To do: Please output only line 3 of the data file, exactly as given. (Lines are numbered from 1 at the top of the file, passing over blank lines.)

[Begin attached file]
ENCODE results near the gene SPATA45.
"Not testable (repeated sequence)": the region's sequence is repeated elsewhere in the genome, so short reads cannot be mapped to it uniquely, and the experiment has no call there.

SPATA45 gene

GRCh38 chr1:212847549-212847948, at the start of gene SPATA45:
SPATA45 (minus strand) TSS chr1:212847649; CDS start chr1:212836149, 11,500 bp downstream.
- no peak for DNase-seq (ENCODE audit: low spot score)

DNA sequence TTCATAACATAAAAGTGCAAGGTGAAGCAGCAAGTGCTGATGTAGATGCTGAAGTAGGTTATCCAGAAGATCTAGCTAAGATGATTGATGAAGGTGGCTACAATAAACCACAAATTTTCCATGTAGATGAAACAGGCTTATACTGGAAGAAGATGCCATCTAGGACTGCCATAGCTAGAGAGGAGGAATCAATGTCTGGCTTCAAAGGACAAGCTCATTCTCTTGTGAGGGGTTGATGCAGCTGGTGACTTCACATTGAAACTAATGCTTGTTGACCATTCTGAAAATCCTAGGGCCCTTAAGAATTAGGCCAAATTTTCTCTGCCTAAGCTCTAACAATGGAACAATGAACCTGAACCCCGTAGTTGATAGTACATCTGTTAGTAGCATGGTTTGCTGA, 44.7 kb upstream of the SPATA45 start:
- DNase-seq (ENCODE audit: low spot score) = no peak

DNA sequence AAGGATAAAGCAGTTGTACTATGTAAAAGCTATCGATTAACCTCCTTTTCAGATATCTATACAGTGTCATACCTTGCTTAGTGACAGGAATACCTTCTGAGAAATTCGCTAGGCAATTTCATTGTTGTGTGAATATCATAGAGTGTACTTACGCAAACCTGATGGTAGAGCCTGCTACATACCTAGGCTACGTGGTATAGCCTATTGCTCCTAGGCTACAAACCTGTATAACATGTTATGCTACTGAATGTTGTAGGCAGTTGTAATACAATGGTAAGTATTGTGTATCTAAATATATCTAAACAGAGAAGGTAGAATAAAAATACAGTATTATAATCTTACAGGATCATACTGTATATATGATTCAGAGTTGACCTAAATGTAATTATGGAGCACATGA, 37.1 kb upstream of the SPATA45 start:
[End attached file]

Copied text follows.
SPATA45 gene